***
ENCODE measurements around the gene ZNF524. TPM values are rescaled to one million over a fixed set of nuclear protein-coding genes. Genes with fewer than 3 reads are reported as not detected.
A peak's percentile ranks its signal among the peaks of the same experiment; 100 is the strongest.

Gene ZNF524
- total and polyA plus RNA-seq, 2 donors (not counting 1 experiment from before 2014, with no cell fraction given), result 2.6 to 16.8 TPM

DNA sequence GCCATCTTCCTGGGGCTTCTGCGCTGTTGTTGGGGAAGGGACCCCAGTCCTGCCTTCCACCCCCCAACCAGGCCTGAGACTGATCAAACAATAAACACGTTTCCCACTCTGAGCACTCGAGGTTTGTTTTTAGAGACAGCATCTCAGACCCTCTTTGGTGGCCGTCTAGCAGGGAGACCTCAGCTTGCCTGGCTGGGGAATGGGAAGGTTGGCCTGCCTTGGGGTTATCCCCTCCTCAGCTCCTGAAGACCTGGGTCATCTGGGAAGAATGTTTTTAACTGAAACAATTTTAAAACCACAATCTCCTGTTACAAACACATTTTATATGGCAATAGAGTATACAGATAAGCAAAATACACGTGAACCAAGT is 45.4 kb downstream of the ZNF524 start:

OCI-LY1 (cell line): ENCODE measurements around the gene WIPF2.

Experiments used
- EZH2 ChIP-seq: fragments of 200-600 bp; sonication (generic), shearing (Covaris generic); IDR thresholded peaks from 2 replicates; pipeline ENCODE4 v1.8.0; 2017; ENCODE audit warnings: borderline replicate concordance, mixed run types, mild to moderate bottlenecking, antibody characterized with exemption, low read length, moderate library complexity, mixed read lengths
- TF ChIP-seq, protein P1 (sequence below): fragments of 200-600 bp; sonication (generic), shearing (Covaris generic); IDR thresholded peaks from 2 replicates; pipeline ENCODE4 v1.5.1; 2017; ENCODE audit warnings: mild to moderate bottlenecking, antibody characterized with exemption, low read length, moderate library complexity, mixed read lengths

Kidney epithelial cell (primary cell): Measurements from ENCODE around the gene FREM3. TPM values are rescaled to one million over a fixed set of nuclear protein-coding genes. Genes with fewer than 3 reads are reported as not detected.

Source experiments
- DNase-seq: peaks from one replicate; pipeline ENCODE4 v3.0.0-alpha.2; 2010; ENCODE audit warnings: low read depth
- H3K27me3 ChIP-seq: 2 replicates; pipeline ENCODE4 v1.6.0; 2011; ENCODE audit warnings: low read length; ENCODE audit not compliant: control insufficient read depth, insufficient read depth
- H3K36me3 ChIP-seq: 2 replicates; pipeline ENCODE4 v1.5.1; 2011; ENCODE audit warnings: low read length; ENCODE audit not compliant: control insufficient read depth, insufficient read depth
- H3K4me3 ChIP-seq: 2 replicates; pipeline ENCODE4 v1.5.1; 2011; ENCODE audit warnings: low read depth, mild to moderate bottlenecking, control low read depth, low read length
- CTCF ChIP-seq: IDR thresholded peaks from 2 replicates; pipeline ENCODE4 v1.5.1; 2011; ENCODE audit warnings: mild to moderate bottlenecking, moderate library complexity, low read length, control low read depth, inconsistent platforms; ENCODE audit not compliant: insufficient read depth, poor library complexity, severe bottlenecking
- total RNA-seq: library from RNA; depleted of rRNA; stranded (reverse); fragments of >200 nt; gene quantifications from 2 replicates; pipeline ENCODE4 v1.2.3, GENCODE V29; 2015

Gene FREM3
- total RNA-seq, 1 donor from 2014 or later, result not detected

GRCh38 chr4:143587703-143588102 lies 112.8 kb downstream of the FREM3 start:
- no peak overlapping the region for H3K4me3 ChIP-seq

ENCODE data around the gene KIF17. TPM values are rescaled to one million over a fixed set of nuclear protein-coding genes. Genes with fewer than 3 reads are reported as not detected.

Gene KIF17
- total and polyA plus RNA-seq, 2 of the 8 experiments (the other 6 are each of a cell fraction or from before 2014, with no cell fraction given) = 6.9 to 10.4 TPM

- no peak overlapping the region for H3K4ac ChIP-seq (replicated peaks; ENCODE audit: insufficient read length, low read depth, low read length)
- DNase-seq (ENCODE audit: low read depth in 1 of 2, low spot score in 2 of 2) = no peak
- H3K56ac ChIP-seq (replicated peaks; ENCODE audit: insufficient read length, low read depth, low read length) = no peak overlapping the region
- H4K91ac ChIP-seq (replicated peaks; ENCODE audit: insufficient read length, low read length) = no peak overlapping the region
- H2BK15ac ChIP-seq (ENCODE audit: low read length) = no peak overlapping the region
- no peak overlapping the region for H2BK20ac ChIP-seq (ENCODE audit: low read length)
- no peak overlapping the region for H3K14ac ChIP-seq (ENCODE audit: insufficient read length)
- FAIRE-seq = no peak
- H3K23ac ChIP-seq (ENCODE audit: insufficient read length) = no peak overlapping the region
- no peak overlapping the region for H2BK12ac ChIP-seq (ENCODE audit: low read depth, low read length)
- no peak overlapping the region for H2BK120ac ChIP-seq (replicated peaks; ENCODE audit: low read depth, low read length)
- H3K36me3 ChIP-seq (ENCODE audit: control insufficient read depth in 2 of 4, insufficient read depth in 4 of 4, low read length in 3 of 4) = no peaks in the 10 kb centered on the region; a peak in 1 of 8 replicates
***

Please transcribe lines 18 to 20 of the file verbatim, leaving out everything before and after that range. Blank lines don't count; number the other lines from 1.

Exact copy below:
Gene FREM3
- total RNA-seq, 1 donor from 2014 or later, result not detected

GRCh38 chr4:143587703-143588102 lies 112.8 kb downstream of the FREM3 start: